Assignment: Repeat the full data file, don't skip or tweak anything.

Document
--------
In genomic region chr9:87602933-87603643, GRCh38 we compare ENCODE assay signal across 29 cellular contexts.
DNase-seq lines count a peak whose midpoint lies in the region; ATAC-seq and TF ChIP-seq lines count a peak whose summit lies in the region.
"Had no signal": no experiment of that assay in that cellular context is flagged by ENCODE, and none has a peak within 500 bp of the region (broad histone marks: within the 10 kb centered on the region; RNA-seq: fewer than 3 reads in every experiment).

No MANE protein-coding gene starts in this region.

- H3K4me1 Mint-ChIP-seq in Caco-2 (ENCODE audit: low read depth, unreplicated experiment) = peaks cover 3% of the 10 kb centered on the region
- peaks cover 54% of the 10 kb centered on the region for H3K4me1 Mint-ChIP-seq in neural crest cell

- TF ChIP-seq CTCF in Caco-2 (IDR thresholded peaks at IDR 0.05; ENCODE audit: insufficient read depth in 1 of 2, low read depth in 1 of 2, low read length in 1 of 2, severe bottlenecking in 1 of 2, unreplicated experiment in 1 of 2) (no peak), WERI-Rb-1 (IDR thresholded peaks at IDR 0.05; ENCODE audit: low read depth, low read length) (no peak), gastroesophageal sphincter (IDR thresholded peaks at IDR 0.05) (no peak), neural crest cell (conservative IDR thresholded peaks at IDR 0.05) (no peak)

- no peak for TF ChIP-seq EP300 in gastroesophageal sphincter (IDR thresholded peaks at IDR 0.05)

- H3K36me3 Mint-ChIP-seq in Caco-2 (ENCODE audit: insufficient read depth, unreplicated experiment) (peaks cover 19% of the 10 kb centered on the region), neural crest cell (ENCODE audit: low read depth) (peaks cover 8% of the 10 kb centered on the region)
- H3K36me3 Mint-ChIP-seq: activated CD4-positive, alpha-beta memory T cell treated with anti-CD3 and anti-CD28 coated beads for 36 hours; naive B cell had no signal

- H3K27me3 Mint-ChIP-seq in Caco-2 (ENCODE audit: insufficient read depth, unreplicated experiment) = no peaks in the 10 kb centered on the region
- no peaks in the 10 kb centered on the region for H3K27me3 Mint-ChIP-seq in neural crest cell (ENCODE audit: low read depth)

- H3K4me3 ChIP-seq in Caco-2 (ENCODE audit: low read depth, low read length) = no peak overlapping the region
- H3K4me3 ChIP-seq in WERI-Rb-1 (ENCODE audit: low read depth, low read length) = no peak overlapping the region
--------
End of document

In genomic region chr9:87602933-87603643, GRCh38 we compare ENCODE assay signal across 29 cellular contexts.
DNase-seq lines count a peak whose midpoint lies in the region; ATAC-seq and TF ChIP-seq lines count a peak whose summit lies in the region.
"Had no signal": no experiment of that assay in that cellular context is flagged by ENCODE, and none has a peak within 500 bp of the region (broad histone marks: within the 10 kb centered on the region; RNA-seq: fewer than 3 reads in every experiment).

No MANE protein-coding gene starts in this region.

- H3K4me1 Mint-ChIP-seq in Caco-2 (ENCODE audit: low read depth, unreplicated experiment) = peaks cover 3% of the 10 kb centered on the region
- peaks cover 54% of the 10 kb centered on the region for H3K4me1 Mint-ChIP-seq in neural crest cell

- TF ChIP-seq CTCF in Caco-2 (IDR thresholded peaks at IDR 0.05; ENCODE audit: insufficient read depth in 1 of 2, low read depth in 1 of 2, low read length in 1 of 2, severe bottlenecking in 1 of 2, unreplicated experiment in 1 of 2) (no peak), WERI-Rb-1 (IDR thresholded peaks at IDR 0.05; ENCODE audit: low read depth, low read length) (no peak), gastroesophageal sphincter (IDR thresholded peaks at IDR 0.05) (no peak), neural crest cell (conservative IDR thresholded peaks at IDR 0.05) (no peak)

- no peak for TF ChIP-seq EP300 in gastroesophageal sphincter (IDR thresholded peaks at IDR 0.05)

- H3K36me3 Mint-ChIP-seq in Caco-2 (ENCODE audit: insufficient read depth, unreplicated experiment) (peaks cover 19% of the 10 kb centered on the region), neural crest cell (ENCODE audit: low read depth) (peaks cover 8% of the 10 kb centered on the region)
- H3K36me3 Mint-ChIP-seq: activated CD4-positive, alpha-beta memory T cell treated with anti-CD3 and anti-CD28 coated beads for 36 hours; naive B cell had no signal

- H3K27me3 Mint-ChIP-seq in Caco-2 (ENCODE audit: insufficient read depth, unreplicated experiment) = no peaks in the 10 kb centered on the region
- no peaks in the 10 kb centered on the region for H3K27me3 Mint-ChIP-seq in neural crest cell (ENCODE audit: low read depth)

- H3K4me3 ChIP-seq in Caco-2 (ENCODE audit: low read depth, low read length) = no peak overlapping the region
- H3K4me3 ChIP-seq in WERI-Rb-1 (ENCODE audit: low read depth, low read length) = no peak overlapping the region